1. Oh just one more thing, I go to the UK quite a bit. I am always surprised when I go to the Pub…. it is jam-packed with money flying everywhere. One round for 3 people was about 17 pounds! House prices NEVER go down, instead increase a good percentage every year. Yet we hear there is a turndown of the economy.

          Point is, buying ANYTHING in the UK is about the same in pounds as it is in dollars over here. So why not Apple Music too.

          1. Interesting logic you have there Paul, things are expensive here in the UK therefore that gives everyone a free pass to overcharge cos everyone else does it. Thanks for imparting your unconventional wisdom on us.

            1. If it was the other way round would you still have the same opinion? I think not. People is US moaning that India is getting it for equivalent of $2 and the indignation that someone should get something cheaper than the US is not something Americans are used to.

              Just because prices never go down in the UK DOES NOT mean we should get screwed deliberately…

    2. Sounds like Tim Cook is ripping off the European market with Apple Music, the same way he is robbing us all with his crippled Macbook and shitty Apple Watch!

      I DO not trust the new Apple!

    3. Apple Music is the WRONG Product at ANY price. Destroyed my 4TB iTunes library and removed all the playlists and songs I had loaded on my iPad Air 2 at the flip of the iCloud Music Library switch. Total evil crap.😱😖😠😡👎🏼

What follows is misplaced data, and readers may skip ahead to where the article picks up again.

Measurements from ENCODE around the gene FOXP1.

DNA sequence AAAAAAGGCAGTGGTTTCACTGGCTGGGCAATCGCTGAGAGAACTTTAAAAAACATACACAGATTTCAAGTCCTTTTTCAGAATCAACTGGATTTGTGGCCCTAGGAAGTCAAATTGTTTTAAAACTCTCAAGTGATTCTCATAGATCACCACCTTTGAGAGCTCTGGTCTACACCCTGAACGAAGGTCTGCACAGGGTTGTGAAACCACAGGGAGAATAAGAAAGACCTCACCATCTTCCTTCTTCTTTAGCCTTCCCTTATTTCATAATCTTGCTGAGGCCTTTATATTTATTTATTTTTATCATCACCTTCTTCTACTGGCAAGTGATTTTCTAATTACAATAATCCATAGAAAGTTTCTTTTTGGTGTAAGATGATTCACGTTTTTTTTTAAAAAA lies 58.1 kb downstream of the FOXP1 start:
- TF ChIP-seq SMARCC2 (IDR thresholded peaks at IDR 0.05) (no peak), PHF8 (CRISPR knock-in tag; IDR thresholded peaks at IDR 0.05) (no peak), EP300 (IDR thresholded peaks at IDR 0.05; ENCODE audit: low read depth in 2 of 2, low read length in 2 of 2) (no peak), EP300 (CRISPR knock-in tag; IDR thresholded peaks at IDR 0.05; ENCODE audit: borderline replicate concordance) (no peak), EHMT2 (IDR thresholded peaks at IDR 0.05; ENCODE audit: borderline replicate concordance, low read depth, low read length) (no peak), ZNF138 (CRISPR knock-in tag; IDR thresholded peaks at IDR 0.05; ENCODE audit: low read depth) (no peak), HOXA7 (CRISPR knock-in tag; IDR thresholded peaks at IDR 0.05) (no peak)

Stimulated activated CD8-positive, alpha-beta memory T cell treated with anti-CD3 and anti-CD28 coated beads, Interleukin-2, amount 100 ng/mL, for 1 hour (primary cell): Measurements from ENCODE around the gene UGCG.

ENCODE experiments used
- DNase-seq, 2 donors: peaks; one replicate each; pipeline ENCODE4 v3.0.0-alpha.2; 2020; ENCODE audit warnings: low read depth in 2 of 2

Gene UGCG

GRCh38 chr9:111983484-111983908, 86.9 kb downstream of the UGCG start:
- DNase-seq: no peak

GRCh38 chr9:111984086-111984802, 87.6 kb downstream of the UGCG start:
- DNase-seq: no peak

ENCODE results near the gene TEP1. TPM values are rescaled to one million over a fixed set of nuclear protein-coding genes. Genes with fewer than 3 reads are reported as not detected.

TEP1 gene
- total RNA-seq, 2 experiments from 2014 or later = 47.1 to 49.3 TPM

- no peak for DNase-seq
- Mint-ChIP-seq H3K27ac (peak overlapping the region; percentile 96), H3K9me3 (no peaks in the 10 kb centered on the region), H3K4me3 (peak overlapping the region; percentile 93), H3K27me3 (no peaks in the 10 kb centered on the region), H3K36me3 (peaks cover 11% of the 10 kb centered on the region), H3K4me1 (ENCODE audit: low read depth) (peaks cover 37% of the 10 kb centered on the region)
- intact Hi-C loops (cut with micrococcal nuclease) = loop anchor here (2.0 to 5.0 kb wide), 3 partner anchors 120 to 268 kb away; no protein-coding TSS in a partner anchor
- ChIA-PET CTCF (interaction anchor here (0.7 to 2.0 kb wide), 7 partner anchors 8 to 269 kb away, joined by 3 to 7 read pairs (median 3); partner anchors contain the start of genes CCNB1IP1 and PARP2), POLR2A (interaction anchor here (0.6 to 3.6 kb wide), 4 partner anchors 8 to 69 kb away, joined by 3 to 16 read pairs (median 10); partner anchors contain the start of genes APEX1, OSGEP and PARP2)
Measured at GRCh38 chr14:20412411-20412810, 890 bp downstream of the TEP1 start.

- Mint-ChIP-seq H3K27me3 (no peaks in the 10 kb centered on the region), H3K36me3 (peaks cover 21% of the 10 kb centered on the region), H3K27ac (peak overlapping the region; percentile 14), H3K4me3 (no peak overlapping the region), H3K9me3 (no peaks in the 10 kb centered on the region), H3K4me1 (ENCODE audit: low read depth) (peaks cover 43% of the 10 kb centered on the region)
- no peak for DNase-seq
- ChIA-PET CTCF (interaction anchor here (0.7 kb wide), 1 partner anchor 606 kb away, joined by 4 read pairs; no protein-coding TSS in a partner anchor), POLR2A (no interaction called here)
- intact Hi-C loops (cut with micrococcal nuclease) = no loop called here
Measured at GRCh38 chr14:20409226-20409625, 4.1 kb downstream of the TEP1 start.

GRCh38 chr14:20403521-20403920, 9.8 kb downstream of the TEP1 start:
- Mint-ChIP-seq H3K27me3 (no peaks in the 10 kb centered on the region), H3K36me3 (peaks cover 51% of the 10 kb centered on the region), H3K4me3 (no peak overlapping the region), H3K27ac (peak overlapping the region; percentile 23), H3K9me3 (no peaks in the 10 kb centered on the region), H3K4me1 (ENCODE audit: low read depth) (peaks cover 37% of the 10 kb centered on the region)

Thank God for a Time Machine backup. Only 6 hours later did my reversion to Apple Music ignorant iTunes 12.1.2 recover what Apple Music tried to take away from me.😠😤😩😱

  2. I’ve purchased over 700 CDs and before that, an equal number of LPs and cassettes (and even 8 tracks). Gotta be ten of thousands of dollars of music over the years.

    $9.99 per month seems cheap by comparison.

    1. My wife and I have spent nearly $10k to acquire just north of a thousand CDs. So, on the surface, $10 or even $15 per month to access a relatively unlimited music collection does seem inexpensive. But, they’re not exactly equivalent.

      The big differences are true ownership, intrinsic value, transferability, and “collection”.